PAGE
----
The Presbyterian's Hand-Book of the Church

In 1861, the Rev. Joel Parker (1799-1873) collaborated with the Rev. Thomas Ralston Smith (1830-1903) to publish The Presbyterian's Hand-Book of the Church: For the Use of Members, Deacons, Elders, and Ministers. It is a valuable contribution to the church, useful even today. 

Overall, it is a guide to explain what Presbyterianism is, how Presbyterian congregations are planted, what duties are expected of church members, how families should strive to live, what are the duties and responsibilities of church officers, and what might be expected in church worship services. 

In particular, there are specific features of this handbook or manual that stand out: 

  • The guidance given on how churches planted is basic, but nevertheless, rare and appreciated; 
  • There is encouragement to build a congregational library, for the benefit of all; 
  • Specific recommendations are made for the building of a pastoral library;
  • Recommended prayers for the use of families and ministers are provided;
  • Encouragement is given to parents and pastors to catechize children, using both the Westminster Shorter Catechism, and Joel Parker's three-part Initiatory Catechism;
  • Much practical application is offered for church officers to perform their duties efficiently and wisely, with an emphasis on the importance of pastoral visitation, congregational harmony, and a spirit of prayerfulness, and; 
  • There is an overarching theme that the business of the church and the household is primarily aimed at the glory of God, the service and expansion of his kingdom, the saving of souls, and the love of the saints.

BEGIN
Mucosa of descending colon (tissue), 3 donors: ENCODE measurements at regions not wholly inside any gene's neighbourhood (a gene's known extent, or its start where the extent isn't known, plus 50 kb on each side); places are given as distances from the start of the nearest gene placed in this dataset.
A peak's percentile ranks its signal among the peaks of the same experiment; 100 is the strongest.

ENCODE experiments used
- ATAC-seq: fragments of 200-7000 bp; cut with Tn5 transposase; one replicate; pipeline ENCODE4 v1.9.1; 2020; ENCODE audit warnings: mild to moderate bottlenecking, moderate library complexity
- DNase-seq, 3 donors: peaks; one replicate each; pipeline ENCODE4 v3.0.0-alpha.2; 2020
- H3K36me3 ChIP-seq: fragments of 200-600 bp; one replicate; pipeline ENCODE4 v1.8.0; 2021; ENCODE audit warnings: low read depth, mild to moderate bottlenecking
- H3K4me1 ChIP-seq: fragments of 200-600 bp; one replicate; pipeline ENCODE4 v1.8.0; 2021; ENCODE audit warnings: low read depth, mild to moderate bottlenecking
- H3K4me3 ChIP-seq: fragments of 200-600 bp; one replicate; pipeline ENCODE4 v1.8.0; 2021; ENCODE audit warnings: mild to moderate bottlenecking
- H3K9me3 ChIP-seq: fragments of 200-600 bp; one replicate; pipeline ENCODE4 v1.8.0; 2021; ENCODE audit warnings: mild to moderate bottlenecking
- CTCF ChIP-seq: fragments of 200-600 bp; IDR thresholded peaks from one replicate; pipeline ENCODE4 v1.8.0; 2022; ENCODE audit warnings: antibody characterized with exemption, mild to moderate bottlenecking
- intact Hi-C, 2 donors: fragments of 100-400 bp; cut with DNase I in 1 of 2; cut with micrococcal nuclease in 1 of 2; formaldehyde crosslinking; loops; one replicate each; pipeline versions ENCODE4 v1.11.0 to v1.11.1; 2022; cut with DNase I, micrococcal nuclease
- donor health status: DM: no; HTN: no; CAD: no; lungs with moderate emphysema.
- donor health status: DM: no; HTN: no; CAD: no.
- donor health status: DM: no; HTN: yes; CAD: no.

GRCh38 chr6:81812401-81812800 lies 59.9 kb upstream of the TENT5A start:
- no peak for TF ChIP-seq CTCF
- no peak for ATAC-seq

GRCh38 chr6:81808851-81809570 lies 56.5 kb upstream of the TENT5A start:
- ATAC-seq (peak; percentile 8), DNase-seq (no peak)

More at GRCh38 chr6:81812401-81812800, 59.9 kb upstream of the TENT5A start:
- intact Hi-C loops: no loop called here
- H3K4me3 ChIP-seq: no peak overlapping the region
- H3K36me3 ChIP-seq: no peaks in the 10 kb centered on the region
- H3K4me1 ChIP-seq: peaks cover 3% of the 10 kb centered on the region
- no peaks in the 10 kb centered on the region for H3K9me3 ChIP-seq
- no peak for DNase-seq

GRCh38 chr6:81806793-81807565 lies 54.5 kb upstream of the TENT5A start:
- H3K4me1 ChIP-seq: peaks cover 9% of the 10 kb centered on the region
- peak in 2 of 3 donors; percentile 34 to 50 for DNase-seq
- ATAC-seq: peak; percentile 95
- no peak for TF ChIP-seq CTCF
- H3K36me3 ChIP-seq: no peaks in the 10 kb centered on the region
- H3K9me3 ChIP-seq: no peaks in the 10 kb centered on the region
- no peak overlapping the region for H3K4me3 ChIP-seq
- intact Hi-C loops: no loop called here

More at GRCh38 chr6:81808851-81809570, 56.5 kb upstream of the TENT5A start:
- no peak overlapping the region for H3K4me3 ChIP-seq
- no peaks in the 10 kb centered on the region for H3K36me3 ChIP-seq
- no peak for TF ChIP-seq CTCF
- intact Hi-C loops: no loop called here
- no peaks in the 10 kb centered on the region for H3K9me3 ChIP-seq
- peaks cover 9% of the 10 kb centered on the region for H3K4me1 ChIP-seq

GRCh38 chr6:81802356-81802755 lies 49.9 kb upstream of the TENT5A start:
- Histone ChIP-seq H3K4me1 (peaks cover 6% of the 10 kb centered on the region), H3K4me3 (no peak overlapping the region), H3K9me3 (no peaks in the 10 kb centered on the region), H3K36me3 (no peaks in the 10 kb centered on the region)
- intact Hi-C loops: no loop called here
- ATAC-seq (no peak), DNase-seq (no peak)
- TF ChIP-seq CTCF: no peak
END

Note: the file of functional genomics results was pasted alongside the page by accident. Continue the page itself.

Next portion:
The practical wisdom brought to bear upon 19th-century readers is equally of value to 21st-century readers, whether you are a church member or a church officer. Download this work today, and take time to work through it. It will be a benefit to your soul. 

The Ecclesiastical Catechisms of Alexander McLeod and Thomas Smyth

Most Presbyterians are familiar with the Westminster Shorter/Larger Catechisms, or the Heidelberg Catechism. But have you heard of Ecclesiastical Catechisms? At least two were written by Presbyterians in America in the 19th century: one by Alexander McLeod (1806) and one by Thomas Smyth (1843). These books present the doctrine of the church in question and answer format, so that God's people might more easily understand what the Scriptures teach about the institution that Jesus is building. McLeod and Smyth won't agree on everything (for instance, the number of offices Jesus has appointed in His church), so comparing and contrasting these two documents, written 40 years apart, will undoubtedly be an edifying and rewarding use of your time. 

Calling all BCO nerds - do you have Ramsay in your library?

Francis Ramsay's Exposition of the Form of Government and the Rules of Discipline (1898) is just that - an exposition, or explanation, or what the Southern Presbyterian Church's Book of Church Order stated at the current time. Yet Ramsay's book remains relevant in 2017 to the ecclesiastical descendants of the PCUS, because many portions of current Books of Church Order are found in the book Ramsey expounded. 

Why understand the BCO better? Ramsay explains: